Finally, we have a rebuttal to a bogus article by the Independent Magazine, purporting to analyse “how Uganda’s tax policy on real estate has destroyed the once thriving sector and stifled economic growth.
The article also alluded to the 2021 tax amendments as being counter-productive for the real estate sector, and that Uganda’s tax policies towards real estate have been growing from bad to worse since 2021. The same analysis was echoed by NBS Television under its NBS in depth program to the effect that the real estate industry is choking on taxes! To the best of my knowledge and understanding, the tax on rental income has been halved by the recent amendments. The outcry is in relation to tax avoidance avenues that the new amendments have nipped!
When the article came out, I received several “forwards” of the same, requesting my opinion on the accuracy of Andrew Mwenda’s arguments. The rebuttal by none other than the Commissioner General Uganda Revenue Authority (URA) has touched on the legal and computational inaccuracies in the article. I will add on by volunteering #AlternativeFacts and breaking down Mwenda’s analysis, statement by statement, while highlighting the correct position of the law.
1. That a friend was selling a house on a 60-decimals plot of land (0.6 of an acre) in Bugolobi. The price was $500,000 (Shs 1.8 billion)…..
This is a transaction involving the sale of land and buildings. For income tax purposes, the transaction should give rise to a capital gain or loss, and the gain would be subject to income tax only if the land and buildings are business assets of the seller. In order to be a business asset, the seller must have used the asset or held the asset ready for use in a business undertaken by the seller. The land and building would also qualify as a business asset if it was owned by a company or partnership. The transaction would also give rise to a taxable capital gain if the building was a commercial building. In this case, the building is a residential property, but nonetheless a business asset of the seller.
2. That he had been renting it and paying rental income tax to URA…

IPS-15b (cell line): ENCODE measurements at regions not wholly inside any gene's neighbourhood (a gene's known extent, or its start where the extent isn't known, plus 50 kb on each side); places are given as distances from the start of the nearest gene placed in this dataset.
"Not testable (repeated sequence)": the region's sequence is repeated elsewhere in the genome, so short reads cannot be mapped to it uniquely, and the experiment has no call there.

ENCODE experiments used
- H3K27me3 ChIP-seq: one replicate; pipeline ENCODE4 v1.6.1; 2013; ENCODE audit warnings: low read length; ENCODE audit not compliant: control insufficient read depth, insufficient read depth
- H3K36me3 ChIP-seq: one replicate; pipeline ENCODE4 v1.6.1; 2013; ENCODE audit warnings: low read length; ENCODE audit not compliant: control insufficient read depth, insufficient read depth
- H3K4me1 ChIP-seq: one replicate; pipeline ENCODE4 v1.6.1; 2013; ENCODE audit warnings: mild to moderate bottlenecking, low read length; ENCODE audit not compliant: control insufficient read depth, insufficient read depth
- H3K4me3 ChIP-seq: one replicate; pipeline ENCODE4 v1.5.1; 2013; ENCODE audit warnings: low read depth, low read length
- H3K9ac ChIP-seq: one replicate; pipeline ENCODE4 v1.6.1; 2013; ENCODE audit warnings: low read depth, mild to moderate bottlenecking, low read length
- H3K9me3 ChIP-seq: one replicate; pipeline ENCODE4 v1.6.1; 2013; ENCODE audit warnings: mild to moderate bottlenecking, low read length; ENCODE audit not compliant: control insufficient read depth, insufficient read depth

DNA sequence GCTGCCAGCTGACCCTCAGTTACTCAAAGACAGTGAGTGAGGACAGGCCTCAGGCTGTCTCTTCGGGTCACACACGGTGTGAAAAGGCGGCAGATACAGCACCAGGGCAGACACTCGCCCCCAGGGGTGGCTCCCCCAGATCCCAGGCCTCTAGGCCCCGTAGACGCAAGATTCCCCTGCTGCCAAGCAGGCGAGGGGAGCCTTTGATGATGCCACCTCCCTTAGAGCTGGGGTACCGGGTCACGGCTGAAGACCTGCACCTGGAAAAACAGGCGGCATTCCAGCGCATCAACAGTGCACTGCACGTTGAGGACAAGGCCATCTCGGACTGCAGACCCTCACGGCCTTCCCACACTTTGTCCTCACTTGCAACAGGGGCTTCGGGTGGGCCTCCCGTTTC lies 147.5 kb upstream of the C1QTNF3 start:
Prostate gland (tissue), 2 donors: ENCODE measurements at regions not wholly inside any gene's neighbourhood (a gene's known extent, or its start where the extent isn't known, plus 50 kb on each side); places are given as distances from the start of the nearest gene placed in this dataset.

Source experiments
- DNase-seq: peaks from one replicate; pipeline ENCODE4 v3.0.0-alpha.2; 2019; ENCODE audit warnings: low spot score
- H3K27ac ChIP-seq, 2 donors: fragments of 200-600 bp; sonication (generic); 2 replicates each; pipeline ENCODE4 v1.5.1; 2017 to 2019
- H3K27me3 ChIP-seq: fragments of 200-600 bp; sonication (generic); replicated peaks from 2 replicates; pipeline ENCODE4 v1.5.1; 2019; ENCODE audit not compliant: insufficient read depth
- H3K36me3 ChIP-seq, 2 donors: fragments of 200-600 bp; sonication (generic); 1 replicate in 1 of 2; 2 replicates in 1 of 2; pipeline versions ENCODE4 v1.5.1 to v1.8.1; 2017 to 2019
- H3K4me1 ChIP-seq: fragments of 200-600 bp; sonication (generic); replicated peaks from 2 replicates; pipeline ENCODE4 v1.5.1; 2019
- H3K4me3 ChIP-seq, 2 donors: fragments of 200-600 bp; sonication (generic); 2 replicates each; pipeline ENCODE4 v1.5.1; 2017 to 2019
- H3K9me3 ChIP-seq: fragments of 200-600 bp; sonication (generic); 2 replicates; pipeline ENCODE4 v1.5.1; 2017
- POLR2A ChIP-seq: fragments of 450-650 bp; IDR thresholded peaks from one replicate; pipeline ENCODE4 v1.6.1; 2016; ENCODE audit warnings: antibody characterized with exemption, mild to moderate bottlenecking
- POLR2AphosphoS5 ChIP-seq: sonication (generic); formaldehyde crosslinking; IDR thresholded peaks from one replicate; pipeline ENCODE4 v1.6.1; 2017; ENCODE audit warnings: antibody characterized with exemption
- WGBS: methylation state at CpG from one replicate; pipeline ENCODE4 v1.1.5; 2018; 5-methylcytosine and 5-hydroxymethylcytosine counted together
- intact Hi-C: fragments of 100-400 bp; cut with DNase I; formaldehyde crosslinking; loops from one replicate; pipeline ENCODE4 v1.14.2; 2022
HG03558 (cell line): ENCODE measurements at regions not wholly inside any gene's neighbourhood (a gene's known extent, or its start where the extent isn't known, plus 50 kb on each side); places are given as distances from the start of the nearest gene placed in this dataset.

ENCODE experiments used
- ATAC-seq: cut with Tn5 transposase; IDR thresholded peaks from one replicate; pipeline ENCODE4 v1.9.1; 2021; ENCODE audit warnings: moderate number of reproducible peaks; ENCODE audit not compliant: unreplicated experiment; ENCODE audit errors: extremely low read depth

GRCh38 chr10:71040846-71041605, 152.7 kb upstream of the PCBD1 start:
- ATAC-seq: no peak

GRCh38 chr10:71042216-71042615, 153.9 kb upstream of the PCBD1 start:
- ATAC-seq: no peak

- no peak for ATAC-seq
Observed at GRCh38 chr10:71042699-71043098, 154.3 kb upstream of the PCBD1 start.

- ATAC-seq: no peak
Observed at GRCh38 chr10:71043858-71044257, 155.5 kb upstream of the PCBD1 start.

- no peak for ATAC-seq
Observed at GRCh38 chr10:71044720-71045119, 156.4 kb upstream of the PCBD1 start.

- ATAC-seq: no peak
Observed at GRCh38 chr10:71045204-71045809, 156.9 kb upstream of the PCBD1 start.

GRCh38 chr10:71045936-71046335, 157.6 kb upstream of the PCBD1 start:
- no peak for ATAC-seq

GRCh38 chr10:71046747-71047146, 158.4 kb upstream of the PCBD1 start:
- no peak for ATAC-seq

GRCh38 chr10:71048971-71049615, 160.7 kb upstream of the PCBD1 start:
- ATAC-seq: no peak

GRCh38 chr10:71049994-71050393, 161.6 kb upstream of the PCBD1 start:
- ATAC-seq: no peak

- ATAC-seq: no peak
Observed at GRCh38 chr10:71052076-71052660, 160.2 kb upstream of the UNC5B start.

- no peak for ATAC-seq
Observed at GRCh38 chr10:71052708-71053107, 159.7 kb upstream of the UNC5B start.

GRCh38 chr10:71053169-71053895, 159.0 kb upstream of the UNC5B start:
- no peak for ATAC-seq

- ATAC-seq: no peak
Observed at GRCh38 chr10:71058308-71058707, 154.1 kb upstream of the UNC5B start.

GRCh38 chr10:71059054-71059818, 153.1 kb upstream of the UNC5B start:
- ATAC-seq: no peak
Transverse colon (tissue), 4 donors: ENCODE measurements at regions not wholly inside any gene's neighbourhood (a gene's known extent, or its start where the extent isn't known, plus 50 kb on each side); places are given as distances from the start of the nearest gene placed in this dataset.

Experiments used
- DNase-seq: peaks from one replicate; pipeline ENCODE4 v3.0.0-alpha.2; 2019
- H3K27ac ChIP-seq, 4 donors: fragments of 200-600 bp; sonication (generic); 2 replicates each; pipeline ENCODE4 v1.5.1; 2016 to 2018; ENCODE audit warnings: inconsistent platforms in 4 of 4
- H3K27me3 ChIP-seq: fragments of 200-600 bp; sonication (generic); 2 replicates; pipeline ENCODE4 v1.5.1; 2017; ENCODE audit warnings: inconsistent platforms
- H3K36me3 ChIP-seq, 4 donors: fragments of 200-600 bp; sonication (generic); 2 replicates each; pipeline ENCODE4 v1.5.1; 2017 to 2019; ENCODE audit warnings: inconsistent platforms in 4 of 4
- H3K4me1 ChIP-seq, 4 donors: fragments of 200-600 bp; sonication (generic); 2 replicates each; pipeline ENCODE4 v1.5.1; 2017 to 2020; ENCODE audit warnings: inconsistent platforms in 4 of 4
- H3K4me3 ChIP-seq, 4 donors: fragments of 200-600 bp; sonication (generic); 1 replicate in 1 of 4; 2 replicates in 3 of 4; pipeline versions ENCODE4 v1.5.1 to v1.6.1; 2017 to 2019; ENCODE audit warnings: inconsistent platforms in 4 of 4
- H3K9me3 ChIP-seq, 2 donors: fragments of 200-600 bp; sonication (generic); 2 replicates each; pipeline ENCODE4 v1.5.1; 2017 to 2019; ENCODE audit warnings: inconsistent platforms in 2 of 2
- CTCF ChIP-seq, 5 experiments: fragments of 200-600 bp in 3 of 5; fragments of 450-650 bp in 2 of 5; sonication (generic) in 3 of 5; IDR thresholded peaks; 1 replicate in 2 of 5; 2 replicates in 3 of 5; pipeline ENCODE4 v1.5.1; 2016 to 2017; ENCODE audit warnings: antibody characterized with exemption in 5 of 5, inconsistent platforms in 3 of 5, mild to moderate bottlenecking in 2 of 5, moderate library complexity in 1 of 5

The activity of renting out to derive rental income qualifies the land and building as a business asset of the seller.
According to Mwenda, here are the taxes he would pay if he sold the house.
3. That first would be 18% VAT i.e. Shs275m….
False! The sale of residential property, other than serviced apartments, does not attract VAT. Even if it did, the VAT charged by the Seller, assuming the Seller is a VAT registered person, is tax that is paid by the Purchaser. The Seller merely acts as a collecting agent for government and has the responsibility to pay the collected VAT to URA. If the transaction was structured as a supply of land being separate from the supply of the building, then the supply of the land would attract VAT payable by the Purchaser (assuming the Seller is VAT registered), but the supply of the building would be VAT exempt.
4. That he had bought the house in 1997 at Shs.300m. Therefore, he had to pay capital gains tax of Shs 450m (1.8b – 300m = 1.5b x 30% = 450m) ….
False! Being a house bought in 1997, the cost of the house would first have to be revalued for inflation to arrive at a new and higher cost base as at March 1998. This would have the effect of reducing the taxable gain. In addition, all the costs incurred in acquiring the asset or incurred to repair and improve the building up to the date of sale, would be added to the cost base, further reducing the taxable gain. Subject to these variables, the tax on the capital gain, if any, cannot be shs.450m! With the 2021 amendment to the law, the cost base of the asset will now be adjusted for inflation up to the date of sale, thus substantially reducing the amount of any taxable gain.